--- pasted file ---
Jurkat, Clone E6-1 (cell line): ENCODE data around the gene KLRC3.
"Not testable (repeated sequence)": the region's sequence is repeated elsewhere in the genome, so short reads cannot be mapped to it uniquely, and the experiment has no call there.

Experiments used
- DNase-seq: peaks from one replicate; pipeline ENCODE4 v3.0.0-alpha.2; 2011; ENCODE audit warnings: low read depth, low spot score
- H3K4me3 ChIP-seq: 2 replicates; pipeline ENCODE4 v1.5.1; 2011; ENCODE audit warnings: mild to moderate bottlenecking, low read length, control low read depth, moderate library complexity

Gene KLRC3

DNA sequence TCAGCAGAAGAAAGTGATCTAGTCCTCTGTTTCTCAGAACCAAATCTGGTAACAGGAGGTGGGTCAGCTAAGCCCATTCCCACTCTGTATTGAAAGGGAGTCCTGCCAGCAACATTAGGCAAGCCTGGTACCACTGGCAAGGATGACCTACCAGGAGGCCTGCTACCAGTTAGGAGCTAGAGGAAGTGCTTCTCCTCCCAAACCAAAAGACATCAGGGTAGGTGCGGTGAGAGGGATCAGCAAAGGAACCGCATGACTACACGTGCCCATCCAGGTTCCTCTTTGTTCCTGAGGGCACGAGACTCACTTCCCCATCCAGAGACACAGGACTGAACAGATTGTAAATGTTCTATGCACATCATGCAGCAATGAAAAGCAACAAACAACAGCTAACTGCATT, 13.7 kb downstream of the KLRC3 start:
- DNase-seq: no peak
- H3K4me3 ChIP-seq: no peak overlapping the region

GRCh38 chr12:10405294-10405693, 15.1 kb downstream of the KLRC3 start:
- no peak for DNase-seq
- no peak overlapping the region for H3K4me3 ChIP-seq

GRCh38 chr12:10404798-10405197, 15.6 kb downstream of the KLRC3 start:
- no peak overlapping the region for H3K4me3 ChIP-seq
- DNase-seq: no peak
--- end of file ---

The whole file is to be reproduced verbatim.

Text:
Jurkat, Clone E6-1 (cell line): ENCODE data around the gene KLRC3.
"Not testable (repeated sequence)": the region's sequence is repeated elsewhere in the genome, so short reads cannot be mapped to it uniquely, and the experiment has no call there.

Experiments used
- DNase-seq: peaks from one replicate; pipeline ENCODE4 v3.0.0-alpha.2; 2011; ENCODE audit warnings: low read depth, low spot score
- H3K4me3 ChIP-seq: 2 replicates; pipeline ENCODE4 v1.5.1; 2011; ENCODE audit warnings: mild to moderate bottlenecking, low read length, control low read depth, moderate library complexity

Gene KLRC3

DNA sequence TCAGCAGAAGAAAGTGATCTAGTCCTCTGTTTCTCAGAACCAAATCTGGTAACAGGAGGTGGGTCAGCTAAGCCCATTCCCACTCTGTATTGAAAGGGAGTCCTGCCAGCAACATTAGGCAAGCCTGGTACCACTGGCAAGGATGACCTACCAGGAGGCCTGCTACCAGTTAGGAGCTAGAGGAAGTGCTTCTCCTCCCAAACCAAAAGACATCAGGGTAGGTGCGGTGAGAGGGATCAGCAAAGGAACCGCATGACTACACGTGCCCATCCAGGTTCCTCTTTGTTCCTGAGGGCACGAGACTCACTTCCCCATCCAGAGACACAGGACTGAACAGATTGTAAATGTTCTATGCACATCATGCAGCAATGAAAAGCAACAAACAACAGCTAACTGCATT, 13.7 kb downstream of the KLRC3 start:
- DNase-seq: no peak
- H3K4me3 ChIP-seq: no peak overlapping the region

GRCh38 chr12:10405294-10405693, 15.1 kb downstream of the KLRC3 start:
- no peak for DNase-seq
- no peak overlapping the region for H3K4me3 ChIP-seq

GRCh38 chr12:10404798-10405197, 15.6 kb downstream of the KLRC3 start:
- no peak overlapping the region for H3K4me3 ChIP-seq
- DNase-seq: no peak